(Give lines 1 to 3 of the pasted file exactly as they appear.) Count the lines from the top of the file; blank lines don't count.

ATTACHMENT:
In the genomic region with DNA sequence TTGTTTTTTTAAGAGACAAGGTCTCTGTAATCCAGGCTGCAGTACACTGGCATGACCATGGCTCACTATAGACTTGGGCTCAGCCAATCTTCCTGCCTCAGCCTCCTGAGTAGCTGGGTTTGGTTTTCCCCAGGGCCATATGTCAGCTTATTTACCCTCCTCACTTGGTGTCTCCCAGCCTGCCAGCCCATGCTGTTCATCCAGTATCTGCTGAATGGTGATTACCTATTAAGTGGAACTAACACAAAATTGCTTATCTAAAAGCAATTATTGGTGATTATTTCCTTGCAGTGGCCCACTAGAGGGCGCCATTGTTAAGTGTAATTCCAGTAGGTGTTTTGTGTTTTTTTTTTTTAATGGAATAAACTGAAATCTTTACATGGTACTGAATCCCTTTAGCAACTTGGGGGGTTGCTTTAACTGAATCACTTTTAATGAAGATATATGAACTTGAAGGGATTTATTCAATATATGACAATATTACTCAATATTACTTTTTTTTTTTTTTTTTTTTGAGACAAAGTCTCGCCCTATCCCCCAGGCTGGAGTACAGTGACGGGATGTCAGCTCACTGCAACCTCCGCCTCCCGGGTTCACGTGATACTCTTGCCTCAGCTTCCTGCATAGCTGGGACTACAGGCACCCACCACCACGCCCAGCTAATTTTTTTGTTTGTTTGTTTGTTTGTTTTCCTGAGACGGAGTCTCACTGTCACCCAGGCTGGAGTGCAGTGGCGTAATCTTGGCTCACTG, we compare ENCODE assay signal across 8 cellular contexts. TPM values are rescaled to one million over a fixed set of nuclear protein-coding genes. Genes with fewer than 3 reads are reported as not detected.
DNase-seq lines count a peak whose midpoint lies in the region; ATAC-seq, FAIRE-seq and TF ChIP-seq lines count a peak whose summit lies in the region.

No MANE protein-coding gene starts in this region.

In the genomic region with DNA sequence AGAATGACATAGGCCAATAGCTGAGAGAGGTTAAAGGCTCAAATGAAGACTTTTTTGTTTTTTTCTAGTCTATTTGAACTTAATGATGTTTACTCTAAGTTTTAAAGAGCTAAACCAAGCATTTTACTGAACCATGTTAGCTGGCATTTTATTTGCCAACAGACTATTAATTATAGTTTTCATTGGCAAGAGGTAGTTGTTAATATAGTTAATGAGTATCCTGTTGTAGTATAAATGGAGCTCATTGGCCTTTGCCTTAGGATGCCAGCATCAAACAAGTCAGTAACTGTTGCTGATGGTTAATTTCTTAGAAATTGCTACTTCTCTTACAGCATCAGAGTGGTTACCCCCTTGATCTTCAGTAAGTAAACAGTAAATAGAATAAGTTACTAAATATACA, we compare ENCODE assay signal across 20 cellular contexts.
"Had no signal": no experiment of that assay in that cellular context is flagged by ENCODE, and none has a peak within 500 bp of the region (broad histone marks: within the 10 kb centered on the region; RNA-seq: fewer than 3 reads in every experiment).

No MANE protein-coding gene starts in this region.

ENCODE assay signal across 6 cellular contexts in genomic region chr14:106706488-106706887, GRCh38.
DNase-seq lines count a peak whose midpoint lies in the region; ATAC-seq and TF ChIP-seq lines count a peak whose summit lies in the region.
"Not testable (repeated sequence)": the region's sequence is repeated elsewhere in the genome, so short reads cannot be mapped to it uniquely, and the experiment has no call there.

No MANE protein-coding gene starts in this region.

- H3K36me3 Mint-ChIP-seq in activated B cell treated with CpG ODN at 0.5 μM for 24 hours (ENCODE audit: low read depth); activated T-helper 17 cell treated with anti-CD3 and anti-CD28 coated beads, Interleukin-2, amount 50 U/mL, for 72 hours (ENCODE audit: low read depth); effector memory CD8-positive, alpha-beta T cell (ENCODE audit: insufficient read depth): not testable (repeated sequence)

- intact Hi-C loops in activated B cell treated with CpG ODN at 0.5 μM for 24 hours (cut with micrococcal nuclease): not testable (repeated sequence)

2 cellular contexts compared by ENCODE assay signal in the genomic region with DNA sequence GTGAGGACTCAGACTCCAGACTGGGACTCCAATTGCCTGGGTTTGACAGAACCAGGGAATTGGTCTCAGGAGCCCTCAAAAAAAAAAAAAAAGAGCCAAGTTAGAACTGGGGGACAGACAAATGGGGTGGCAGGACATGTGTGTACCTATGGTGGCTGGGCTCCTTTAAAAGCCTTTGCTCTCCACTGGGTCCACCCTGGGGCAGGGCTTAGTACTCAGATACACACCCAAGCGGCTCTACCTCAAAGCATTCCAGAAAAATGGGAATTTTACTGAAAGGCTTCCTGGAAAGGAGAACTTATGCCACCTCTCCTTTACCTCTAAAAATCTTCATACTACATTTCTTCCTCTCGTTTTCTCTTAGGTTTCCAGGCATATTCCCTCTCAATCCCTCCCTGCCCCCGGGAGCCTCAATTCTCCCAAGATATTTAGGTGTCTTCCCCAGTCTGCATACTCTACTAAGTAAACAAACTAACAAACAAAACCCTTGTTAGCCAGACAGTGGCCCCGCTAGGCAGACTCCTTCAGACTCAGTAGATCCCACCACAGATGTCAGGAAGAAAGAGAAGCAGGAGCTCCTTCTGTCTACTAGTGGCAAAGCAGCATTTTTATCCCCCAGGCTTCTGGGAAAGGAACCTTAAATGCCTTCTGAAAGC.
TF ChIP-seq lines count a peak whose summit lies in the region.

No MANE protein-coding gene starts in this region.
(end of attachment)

In the genomic region with DNA sequence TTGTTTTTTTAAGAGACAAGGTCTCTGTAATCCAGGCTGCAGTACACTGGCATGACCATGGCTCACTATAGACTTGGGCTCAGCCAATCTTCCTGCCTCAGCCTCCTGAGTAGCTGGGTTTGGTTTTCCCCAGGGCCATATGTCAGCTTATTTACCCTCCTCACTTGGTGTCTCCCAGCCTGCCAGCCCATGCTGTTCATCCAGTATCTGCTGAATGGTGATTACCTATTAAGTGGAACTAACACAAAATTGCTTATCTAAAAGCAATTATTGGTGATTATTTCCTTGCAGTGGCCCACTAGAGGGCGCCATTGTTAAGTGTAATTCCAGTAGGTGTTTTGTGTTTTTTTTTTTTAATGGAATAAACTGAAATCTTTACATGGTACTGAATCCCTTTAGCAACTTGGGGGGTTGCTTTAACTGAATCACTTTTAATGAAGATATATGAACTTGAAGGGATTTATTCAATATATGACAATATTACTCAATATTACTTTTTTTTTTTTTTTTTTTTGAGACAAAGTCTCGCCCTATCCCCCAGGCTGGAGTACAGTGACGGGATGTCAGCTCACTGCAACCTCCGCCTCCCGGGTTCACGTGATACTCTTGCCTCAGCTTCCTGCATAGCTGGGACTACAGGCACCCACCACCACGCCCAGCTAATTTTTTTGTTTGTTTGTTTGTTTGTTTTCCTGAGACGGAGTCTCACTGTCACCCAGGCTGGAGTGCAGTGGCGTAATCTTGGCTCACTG, we compare ENCODE assay signal across 8 cellular contexts. TPM values are rescaled to one million over a fixed set of nuclear protein-coding genes. Genes with fewer than 3 reads are reported as not detected.
DNase-seq lines count a peak whose midpoint lies in the region; ATAC-seq, FAIRE-seq and TF ChIP-seq lines count a peak whose summit lies in the region.

No MANE protein-coding gene starts in this region.